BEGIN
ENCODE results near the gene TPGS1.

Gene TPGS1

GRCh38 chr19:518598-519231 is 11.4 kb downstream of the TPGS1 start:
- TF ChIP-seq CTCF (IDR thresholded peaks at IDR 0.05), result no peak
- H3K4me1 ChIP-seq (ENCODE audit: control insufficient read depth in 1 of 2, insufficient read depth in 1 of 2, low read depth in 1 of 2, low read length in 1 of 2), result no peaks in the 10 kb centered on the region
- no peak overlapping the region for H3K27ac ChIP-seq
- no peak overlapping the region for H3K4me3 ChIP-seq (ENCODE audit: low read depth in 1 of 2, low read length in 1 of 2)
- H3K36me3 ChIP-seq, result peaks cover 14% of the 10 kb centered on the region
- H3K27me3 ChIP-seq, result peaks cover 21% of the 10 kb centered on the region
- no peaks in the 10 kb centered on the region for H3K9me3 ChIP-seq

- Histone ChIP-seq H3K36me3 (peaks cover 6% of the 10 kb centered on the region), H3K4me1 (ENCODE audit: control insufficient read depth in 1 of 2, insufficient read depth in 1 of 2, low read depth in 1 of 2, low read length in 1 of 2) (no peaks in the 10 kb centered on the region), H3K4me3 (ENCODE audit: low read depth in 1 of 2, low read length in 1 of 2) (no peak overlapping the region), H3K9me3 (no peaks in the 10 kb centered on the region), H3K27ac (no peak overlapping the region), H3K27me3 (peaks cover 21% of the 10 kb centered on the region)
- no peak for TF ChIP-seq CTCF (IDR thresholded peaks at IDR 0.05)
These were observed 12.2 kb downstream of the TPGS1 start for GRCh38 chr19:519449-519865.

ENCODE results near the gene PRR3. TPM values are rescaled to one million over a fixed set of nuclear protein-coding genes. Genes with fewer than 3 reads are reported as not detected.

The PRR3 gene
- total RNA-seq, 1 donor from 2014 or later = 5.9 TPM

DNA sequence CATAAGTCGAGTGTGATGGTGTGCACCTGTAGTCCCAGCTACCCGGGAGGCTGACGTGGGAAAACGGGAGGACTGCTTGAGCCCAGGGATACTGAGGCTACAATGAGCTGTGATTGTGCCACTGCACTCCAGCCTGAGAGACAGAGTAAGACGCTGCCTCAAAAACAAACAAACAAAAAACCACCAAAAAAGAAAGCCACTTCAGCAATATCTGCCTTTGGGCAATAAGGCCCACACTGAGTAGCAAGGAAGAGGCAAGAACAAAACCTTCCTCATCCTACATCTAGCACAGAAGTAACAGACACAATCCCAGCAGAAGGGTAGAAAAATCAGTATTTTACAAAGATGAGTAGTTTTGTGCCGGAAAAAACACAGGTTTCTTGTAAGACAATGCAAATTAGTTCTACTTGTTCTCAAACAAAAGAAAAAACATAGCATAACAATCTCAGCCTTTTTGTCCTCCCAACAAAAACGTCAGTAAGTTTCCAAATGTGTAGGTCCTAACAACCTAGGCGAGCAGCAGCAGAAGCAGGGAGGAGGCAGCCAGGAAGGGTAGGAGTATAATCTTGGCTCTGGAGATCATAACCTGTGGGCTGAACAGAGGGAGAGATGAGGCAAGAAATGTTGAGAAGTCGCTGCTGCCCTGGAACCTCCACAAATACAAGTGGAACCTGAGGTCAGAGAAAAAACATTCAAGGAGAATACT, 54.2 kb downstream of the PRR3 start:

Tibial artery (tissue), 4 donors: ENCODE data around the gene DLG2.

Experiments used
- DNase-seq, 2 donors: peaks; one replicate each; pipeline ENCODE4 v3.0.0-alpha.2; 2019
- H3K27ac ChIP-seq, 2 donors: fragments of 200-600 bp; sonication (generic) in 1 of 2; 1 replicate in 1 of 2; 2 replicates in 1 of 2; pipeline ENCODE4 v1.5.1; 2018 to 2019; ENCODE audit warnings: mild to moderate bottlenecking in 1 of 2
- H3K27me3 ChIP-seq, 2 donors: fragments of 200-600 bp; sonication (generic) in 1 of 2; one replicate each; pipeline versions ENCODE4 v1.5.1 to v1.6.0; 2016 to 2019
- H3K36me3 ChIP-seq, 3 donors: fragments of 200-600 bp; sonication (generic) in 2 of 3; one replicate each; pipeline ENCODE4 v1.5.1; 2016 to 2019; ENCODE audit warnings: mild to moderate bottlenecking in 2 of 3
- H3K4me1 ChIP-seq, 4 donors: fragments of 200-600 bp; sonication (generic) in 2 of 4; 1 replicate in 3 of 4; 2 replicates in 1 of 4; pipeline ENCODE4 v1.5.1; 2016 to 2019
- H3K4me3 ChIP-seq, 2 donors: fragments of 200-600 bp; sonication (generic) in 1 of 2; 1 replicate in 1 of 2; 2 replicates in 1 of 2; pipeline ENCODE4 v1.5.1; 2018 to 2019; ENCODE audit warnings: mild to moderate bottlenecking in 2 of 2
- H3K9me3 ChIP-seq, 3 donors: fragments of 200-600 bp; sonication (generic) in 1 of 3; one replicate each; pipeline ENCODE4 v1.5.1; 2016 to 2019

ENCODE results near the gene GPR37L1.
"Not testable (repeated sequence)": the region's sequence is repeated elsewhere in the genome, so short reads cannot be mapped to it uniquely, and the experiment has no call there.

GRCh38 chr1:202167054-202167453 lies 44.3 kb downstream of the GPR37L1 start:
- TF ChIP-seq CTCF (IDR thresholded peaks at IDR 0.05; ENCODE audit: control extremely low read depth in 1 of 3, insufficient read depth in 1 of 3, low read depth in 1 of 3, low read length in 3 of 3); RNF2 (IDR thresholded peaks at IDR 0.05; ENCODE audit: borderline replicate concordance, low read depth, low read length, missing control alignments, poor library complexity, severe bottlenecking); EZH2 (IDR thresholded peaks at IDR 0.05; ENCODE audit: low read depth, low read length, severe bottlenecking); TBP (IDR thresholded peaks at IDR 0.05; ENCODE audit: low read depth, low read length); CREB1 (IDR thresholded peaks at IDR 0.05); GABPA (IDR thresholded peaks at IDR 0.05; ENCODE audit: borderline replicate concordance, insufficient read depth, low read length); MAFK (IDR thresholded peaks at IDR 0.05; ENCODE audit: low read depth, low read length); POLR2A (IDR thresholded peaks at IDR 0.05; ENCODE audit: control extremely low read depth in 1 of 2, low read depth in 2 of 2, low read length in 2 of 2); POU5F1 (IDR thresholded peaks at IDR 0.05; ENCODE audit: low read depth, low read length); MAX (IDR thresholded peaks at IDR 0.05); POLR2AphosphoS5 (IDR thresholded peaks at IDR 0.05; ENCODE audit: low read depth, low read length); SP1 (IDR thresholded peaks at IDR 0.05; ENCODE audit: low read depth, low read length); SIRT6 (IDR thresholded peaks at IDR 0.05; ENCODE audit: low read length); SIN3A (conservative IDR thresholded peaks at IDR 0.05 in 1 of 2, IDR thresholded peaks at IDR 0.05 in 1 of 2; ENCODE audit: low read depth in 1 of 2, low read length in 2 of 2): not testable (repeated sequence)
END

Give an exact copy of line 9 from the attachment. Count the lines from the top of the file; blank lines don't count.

- H3K27me3 ChIP-seq, result peaks cover 21% of the 10 kb centered on the region